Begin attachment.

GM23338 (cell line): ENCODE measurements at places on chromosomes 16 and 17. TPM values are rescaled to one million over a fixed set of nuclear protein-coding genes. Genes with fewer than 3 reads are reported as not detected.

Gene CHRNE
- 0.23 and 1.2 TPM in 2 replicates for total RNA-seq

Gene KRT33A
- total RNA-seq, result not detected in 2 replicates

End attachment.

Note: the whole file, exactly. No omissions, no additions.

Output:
GM23338 (cell line): ENCODE measurements at places on chromosomes 16 and 17. TPM values are rescaled to one million over a fixed set of nuclear protein-coding genes. Genes with fewer than 3 reads are reported as not detected.

Gene CHRNE
- 0.23 and 1.2 TPM in 2 replicates for total RNA-seq

Gene KRT33A
- total RNA-seq, result not detected in 2 replicates